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Windows 10 can download updates from other PCs

Bandwidth-saving feature promises to make Windows Update less of a nightmare

Microsoft is building a new feature into Windows 10 that allows the operating system to download updates from other PCs on the home network. The feature, spotted by The Verge in a leaked build of the operating system, could potentially speed up the delivery of Windows Updates in homes with multiple PCs. 

Despite several improvements to the system over the years, Windows Update remains the bane of many PC users’ lives. However, this latest revision at least promises to save on the time it takes to download updates across all of your PCs. 

A leaked screenshot shows two options, allowing users to “Download apps and OS updates from Microsoft and PCs on my local network” or from “PCs on my local network and PCs on the internet”. It suggests there’s a peer-to-peer mechanism being built into Windows 10 which means all updates don’t have to be downloaded directly from Microsoft’s servers for the first time.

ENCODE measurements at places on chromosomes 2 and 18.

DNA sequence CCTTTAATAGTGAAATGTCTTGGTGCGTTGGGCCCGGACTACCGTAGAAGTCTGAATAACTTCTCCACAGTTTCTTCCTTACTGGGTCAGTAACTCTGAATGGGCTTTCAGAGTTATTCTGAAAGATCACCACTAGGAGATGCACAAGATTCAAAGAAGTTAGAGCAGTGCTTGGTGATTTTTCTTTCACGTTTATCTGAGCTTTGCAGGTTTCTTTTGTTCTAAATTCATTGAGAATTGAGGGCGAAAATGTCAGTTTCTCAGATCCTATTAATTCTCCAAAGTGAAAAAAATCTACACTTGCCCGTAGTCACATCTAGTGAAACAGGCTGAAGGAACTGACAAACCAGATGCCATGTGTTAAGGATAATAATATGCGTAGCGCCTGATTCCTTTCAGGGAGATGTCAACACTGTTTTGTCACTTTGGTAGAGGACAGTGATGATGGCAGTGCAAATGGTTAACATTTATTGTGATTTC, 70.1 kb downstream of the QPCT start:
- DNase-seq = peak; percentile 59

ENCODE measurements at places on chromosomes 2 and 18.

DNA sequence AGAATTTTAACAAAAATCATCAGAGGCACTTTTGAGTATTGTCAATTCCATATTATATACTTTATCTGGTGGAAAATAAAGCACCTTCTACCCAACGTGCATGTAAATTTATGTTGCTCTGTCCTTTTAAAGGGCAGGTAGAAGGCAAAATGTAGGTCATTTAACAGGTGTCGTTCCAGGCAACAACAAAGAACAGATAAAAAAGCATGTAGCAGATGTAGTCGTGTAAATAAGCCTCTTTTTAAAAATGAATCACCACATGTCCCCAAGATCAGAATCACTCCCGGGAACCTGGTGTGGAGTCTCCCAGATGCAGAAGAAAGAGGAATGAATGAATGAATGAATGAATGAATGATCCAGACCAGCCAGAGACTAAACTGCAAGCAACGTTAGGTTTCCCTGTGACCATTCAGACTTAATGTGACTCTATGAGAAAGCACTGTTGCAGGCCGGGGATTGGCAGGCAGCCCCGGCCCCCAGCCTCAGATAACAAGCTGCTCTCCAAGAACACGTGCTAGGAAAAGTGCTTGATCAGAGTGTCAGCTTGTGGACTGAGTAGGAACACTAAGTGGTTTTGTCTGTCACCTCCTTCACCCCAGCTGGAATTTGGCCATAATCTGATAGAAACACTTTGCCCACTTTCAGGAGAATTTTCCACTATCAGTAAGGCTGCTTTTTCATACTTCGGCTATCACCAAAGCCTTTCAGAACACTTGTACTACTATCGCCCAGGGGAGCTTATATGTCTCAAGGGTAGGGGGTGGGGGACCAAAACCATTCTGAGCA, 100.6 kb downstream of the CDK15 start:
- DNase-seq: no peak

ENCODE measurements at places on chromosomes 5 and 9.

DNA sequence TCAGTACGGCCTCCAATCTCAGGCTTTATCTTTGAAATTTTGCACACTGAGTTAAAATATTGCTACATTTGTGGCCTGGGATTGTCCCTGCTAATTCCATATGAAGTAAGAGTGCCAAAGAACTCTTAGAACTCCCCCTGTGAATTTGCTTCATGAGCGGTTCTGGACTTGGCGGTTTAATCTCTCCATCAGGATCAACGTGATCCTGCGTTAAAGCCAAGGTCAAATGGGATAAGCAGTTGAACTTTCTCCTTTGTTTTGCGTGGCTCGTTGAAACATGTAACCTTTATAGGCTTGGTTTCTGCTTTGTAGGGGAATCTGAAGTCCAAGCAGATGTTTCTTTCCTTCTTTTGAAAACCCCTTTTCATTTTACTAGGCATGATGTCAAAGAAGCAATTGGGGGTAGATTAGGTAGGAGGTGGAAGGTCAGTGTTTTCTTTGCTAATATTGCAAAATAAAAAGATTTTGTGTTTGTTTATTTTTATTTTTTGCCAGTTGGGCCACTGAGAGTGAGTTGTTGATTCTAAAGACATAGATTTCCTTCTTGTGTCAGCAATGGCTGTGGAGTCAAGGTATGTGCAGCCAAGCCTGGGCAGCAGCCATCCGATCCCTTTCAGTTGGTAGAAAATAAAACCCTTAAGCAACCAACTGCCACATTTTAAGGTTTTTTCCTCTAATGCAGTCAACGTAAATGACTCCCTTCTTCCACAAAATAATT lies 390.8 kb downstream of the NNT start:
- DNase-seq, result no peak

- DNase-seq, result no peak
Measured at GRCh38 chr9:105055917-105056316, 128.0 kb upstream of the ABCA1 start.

Everything you need to know about Windows 10

The option to transfer updates from other PCs on the home network could be particularly useful for those on slow broadband connections, meaning they may only have to download large updates once and then share them with all the other devices in the home. 

Such technology isn’t entirely new to Windows. Microsoft introduced a feature called Branch Cache in Windows Server, which allowed PCs in the same office to download copies of files from other users, instead of having to re-download them from the server every time.

Microsoft is expected to release an official new build of Windows 10 early this week. Build  10036 has already been made widely available on torrent sites, showing features such as (yet another) new design for the Start menu, and improvements to the virtual desktop feature, which allows users to drag apps from one desktop to another for the first time.  


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